Another real estate agent has filed suit against SetSchedule, alleging the lead generation firm won’t stop harassing her with autodialed calls.
According to the March 9 complaint, Alyssa Reische of Windermere Professional Partners in Gig Harbor, Washington, signed up for SetSchedule’s service on or about April 2017 in order to receive real estate client leads. But she canceled the service the same month when she realized that the leads SetSchedule sent her “were all elderly people who did not want to be contacted by a real estate agent.”
Despite Reische telling SetSchedule about 30-40 times by phone, email and through Better Business Bureau complaints to stop calling her, since April 2017 SetSchedule has called her more than 60 times using an autodialer to try to sell her SetSchedule’s services, the complaint alleged.
The complaint accuses SetSchedule of negligent and knowing and/or willful violations of the federal Telephone Consumer Protection Act (TCPA), which prohibits making unsolicited autodialed calls to consumer cell phones without their consent.
“Through Defendant’s actions, Plaintiff suffered an invasion of a legally protected interest in privacy, which is specifically addressed and protected by the TCPA,” the complaint said.
“Plaintiff was personally affected because she was frustrated and distressed that despite Plaintiff telling Defendant to stop calling her on her cell phone, Defendant continued to harass Plaintiff with calls” which “forced Plaintiff to live without the utility of her cellular phone by forcing Plaintiff to silence her cellular phones and/or block incoming numbers.”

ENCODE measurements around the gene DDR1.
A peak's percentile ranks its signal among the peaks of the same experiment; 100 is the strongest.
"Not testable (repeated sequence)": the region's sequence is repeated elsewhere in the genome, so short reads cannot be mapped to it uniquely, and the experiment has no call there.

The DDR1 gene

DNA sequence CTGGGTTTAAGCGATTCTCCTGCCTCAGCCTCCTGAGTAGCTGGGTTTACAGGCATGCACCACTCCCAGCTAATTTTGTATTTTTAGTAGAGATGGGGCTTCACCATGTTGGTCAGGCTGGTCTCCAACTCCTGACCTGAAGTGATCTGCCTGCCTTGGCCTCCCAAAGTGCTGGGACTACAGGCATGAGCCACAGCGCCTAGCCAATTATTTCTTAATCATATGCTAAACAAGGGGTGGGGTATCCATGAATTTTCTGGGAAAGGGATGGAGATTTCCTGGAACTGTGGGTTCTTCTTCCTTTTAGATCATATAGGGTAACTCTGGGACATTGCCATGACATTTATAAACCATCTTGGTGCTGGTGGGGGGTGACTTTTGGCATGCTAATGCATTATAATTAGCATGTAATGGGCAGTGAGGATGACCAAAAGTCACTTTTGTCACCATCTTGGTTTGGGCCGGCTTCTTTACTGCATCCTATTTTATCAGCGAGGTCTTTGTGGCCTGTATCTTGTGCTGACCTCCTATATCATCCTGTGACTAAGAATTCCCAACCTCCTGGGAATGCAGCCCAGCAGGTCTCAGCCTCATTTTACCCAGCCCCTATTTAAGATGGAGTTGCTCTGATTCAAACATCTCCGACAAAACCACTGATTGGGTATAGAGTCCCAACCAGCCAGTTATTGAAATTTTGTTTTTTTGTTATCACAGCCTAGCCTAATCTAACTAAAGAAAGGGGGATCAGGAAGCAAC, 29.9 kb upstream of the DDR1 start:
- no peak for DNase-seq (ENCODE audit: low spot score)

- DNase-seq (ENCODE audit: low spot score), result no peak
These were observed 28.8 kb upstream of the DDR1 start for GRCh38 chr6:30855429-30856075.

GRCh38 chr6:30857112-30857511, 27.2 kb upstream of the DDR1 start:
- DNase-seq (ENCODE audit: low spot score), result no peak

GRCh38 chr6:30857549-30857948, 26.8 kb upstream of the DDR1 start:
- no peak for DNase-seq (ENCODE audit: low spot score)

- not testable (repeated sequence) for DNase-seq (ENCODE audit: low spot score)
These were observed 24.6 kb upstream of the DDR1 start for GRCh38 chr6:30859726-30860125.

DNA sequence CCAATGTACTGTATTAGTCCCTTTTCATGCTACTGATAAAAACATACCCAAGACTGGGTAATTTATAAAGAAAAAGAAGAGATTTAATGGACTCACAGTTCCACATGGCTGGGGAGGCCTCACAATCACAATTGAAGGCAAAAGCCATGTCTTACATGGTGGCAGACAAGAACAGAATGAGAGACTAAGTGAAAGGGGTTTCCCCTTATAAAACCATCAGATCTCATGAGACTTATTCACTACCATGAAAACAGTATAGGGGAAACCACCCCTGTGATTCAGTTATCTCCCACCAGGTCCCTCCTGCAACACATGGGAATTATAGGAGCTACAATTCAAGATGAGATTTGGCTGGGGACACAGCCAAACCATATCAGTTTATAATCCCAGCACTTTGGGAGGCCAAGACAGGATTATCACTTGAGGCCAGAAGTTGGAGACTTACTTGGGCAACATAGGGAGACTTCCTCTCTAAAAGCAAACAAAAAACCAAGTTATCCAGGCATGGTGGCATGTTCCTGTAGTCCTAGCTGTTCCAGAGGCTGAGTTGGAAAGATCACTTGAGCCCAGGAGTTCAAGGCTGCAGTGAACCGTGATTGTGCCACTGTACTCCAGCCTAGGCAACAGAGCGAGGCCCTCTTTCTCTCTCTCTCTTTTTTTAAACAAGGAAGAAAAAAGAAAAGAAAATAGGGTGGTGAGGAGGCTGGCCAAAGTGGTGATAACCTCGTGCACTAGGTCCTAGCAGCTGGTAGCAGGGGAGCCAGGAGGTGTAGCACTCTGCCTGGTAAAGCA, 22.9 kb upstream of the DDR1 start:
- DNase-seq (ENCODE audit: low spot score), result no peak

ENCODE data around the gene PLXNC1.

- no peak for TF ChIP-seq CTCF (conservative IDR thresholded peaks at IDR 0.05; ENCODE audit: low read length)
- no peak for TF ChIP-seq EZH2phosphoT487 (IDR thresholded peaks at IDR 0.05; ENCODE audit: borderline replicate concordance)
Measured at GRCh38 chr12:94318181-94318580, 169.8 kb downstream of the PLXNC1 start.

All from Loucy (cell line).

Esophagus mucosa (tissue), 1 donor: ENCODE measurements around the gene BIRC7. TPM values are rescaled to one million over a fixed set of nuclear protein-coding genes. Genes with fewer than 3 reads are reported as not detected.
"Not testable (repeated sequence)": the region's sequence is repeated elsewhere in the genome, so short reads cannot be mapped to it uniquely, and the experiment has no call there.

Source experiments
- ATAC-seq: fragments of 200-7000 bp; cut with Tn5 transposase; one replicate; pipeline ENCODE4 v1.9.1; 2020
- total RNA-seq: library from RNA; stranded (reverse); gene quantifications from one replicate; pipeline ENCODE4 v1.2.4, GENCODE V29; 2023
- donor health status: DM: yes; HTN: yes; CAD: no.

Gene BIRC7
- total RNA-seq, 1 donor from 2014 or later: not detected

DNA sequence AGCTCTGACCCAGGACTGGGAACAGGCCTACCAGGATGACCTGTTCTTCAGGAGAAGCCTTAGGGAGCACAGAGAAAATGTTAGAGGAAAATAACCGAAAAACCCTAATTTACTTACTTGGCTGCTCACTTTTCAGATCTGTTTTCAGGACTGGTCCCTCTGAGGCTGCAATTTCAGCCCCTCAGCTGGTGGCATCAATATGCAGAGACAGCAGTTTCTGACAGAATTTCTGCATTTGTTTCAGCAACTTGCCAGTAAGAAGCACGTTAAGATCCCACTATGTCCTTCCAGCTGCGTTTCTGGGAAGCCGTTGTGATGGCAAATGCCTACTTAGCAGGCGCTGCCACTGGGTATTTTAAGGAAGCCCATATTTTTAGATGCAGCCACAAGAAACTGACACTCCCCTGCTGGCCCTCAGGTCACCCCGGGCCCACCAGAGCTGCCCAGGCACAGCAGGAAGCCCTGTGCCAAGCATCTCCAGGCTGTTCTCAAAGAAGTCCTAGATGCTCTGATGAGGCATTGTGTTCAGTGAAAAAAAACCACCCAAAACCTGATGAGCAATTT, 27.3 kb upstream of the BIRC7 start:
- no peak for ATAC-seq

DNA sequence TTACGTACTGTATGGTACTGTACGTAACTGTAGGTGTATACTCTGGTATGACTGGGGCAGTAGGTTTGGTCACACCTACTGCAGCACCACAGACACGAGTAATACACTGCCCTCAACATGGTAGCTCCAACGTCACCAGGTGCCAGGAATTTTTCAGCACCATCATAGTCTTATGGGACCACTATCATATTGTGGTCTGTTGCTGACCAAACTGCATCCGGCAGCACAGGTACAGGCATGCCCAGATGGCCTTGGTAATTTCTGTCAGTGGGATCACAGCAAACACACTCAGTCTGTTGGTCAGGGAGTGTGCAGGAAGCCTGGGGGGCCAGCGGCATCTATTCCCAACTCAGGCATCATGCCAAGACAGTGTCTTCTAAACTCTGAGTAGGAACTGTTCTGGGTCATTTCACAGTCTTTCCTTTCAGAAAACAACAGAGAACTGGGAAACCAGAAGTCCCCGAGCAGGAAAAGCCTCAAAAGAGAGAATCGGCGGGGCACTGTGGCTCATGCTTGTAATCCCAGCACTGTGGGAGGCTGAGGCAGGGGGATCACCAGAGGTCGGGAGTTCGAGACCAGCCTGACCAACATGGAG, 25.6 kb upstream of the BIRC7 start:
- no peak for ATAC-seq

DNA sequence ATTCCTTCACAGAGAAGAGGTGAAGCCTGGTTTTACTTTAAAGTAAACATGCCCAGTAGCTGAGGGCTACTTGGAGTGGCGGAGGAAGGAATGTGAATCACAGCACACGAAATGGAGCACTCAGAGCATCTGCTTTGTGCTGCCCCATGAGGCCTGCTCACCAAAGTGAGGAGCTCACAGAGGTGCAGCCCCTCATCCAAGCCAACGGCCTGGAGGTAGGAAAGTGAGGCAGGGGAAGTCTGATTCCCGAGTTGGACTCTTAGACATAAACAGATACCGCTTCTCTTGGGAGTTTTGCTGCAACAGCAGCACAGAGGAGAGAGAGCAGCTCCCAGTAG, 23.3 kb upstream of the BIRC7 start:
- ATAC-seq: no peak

SetSchedule CEO Roy Dekel did not respond to an emailed request for comment for this story sent to him and his attorney.
Reische’s description of her experience echoes patterns of behavior that other agents have alleged against SetSchedule, both in online forums and directly to Inman. At least two other agents have sued SetSchedule, one for spam phone calls under the TCPA and the other for breach of contract and unjust enrichment for leads allegedly “paid for and not received.”
Unlike the former, Reische’s suit is not seeking class-action status. It requests $500 in statutory damages for each negligent violation of the TCPA, $1,500 in statutory damages for each knowing and/or willful violation and an injunction to stop the calls. Reische declined to comment for this story.
Last year, the National Association of Realtors identified TCPA lawsuits as one of the major legal issues its members should keep in mind in the near term, noting that a lot of “trolling” law firms see violations of the TCPA as “low-hanging fruit.” The trade group advised its members to obtain written consent from consumers before texting them, to avoid using autodialers without consent and to scrub phone numbers in their contact database against the Do Not Call registry.
Realogy subsidiaries NRT LLC and Coldwell Banker Real Estate LLC, Keller Williams Realty and eXp Realty are some of the many real estate companies currently fighting TCPA suits, but those suits have been brought by consumers, not real estate agents.
Read the complaint: